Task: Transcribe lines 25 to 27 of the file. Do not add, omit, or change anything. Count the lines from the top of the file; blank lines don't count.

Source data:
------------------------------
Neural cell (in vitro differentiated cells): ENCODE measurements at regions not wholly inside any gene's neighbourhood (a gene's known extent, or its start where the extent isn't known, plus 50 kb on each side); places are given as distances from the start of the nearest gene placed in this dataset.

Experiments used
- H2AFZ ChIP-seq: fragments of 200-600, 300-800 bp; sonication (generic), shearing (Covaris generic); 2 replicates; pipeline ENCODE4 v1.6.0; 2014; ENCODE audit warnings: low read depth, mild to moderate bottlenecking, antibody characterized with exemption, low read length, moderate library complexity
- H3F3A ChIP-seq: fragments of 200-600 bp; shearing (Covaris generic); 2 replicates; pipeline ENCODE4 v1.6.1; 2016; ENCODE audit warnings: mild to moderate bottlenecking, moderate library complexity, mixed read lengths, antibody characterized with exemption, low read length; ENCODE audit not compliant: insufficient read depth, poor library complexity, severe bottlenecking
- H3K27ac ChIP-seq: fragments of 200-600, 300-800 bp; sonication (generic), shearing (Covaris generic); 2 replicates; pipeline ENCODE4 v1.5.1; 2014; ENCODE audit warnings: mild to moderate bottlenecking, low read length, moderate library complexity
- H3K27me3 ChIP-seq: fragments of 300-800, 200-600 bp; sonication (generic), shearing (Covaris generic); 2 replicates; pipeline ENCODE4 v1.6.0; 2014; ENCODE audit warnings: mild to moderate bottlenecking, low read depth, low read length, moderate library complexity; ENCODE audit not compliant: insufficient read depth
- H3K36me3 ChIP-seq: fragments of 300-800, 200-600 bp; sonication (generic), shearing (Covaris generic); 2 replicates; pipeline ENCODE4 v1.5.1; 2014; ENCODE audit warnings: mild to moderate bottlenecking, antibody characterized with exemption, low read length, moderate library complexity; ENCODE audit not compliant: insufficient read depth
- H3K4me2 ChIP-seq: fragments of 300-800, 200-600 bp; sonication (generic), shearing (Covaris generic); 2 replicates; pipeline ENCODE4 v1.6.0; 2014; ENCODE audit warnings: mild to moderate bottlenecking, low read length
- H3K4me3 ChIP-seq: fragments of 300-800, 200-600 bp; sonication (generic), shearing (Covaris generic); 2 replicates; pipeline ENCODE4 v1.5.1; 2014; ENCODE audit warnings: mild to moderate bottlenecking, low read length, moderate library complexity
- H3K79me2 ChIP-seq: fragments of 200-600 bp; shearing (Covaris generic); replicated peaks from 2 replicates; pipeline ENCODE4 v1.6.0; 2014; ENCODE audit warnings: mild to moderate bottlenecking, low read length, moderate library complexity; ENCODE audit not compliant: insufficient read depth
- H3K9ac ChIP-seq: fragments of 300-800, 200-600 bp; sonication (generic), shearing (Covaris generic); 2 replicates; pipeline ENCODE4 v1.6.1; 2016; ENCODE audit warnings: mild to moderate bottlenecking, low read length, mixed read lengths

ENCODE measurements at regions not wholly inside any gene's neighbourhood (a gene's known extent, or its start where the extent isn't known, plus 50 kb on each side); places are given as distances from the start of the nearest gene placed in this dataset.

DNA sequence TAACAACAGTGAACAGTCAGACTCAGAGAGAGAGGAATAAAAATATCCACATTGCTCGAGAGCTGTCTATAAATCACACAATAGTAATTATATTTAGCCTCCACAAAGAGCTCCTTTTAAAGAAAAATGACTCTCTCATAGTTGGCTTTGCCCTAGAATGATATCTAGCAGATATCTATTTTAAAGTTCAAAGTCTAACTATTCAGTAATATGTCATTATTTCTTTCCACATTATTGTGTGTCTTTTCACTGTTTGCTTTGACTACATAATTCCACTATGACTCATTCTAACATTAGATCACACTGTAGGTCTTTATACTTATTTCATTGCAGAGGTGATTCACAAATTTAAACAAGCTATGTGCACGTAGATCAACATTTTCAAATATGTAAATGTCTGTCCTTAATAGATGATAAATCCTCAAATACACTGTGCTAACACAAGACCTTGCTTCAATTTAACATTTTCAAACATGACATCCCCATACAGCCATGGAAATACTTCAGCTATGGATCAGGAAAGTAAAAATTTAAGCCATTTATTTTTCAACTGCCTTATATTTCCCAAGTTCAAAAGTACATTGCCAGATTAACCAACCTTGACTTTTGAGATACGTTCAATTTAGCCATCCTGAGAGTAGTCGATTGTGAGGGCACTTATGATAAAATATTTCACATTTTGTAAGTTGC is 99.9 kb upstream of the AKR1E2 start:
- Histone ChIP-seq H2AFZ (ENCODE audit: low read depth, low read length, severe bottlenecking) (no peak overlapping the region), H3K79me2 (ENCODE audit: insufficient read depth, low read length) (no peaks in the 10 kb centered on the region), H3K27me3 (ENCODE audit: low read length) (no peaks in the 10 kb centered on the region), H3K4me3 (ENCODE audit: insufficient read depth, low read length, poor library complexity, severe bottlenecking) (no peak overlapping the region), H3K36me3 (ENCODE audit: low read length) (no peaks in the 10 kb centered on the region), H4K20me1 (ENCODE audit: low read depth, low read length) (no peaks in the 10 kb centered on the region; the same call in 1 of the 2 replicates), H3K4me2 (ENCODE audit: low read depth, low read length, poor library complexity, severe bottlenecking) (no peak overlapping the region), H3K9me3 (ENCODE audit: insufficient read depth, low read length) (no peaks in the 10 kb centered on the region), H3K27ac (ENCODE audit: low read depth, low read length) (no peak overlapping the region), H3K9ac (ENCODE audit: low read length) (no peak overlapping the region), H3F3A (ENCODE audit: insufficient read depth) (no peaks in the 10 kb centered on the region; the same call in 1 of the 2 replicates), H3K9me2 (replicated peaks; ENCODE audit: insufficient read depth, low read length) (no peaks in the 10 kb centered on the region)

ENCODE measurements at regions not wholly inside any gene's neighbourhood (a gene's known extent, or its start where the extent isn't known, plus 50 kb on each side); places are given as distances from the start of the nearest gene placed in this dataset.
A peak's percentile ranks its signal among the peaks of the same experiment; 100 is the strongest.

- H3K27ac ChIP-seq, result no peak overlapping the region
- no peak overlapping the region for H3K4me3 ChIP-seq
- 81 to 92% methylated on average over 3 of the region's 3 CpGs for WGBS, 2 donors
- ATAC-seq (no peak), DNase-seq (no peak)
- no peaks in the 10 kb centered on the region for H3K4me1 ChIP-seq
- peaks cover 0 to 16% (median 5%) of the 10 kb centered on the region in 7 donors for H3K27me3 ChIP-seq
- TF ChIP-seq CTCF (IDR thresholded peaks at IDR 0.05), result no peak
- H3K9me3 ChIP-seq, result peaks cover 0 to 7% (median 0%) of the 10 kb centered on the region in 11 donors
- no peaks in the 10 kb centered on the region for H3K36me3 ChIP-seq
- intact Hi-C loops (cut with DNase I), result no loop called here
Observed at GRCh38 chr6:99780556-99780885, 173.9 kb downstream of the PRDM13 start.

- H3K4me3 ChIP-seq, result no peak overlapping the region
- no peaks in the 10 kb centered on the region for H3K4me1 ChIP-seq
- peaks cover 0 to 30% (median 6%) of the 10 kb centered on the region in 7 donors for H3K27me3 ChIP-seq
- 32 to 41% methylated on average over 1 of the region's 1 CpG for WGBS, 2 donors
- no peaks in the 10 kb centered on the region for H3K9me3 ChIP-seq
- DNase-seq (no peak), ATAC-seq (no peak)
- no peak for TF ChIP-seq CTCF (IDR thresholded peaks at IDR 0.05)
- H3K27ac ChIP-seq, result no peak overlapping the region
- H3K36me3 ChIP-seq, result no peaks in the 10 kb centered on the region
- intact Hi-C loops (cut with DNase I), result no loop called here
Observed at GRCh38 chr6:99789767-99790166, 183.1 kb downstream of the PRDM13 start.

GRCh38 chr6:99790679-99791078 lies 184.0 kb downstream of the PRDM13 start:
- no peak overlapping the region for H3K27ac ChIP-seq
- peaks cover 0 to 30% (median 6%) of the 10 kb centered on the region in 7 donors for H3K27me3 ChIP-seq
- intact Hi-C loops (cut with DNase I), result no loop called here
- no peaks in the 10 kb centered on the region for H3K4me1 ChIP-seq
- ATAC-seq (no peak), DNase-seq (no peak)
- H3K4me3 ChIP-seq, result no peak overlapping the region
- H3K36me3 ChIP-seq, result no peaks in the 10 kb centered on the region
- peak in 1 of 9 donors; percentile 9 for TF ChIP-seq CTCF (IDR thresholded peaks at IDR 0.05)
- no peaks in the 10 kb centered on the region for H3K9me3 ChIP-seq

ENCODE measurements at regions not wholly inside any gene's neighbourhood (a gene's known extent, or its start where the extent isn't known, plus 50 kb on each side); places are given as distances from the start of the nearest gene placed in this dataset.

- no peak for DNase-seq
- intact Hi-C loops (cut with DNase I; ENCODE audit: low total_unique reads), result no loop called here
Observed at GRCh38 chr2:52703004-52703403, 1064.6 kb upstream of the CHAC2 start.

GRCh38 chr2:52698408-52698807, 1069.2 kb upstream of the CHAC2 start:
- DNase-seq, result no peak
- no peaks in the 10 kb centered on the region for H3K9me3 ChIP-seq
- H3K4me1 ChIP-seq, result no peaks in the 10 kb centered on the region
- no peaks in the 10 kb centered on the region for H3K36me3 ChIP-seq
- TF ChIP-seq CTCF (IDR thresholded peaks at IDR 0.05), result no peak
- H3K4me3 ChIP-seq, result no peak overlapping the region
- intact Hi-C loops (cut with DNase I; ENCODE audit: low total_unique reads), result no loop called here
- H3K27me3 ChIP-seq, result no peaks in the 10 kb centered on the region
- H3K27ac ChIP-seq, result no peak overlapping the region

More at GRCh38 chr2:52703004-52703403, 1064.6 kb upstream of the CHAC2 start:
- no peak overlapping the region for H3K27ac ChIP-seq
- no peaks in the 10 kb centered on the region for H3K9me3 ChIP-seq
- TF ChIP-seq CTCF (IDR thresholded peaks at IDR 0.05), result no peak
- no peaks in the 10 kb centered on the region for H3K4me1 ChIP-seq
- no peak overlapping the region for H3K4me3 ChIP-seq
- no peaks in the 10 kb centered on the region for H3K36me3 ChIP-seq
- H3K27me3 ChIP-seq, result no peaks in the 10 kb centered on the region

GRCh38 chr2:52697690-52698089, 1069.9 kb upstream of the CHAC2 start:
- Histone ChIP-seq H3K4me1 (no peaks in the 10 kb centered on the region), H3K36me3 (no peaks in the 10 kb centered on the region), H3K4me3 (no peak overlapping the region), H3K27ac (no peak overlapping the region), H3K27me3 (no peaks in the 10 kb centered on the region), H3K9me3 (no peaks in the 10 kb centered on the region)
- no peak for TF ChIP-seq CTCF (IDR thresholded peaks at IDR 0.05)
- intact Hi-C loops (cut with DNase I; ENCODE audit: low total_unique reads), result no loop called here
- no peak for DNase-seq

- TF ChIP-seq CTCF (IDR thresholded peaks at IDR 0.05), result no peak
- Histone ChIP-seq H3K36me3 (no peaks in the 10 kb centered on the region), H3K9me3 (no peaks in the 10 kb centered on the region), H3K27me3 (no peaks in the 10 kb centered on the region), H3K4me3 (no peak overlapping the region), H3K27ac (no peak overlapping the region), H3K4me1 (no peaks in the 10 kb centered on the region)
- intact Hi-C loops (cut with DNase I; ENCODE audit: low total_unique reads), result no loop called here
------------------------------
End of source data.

- no peaks in the 10 kb centered on the region for H3K36me3 ChIP-seq
- intact Hi-C loops (cut with DNase I), result no loop called here
Observed at GRCh38 chr6:99780556-99780885, 173.9 kb downstream of the PRDM13 start.